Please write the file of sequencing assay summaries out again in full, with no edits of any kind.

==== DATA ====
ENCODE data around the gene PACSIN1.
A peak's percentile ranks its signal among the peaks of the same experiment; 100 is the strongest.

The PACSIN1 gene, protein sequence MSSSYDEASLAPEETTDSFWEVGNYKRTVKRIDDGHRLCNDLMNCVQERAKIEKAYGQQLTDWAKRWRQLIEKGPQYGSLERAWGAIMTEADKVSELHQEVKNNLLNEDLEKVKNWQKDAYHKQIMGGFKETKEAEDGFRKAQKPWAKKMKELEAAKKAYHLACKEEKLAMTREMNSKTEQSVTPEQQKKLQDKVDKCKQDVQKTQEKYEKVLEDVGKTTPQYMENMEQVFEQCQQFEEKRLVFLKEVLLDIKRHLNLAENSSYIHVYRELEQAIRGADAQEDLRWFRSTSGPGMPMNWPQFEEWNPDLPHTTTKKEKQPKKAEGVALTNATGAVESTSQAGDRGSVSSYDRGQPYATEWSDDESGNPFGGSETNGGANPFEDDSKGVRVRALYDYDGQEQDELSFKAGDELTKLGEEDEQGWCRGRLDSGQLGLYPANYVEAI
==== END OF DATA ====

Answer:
ENCODE data around the gene PACSIN1.
A peak's percentile ranks its signal among the peaks of the same experiment; 100 is the strongest.

The PACSIN1 gene, protein sequence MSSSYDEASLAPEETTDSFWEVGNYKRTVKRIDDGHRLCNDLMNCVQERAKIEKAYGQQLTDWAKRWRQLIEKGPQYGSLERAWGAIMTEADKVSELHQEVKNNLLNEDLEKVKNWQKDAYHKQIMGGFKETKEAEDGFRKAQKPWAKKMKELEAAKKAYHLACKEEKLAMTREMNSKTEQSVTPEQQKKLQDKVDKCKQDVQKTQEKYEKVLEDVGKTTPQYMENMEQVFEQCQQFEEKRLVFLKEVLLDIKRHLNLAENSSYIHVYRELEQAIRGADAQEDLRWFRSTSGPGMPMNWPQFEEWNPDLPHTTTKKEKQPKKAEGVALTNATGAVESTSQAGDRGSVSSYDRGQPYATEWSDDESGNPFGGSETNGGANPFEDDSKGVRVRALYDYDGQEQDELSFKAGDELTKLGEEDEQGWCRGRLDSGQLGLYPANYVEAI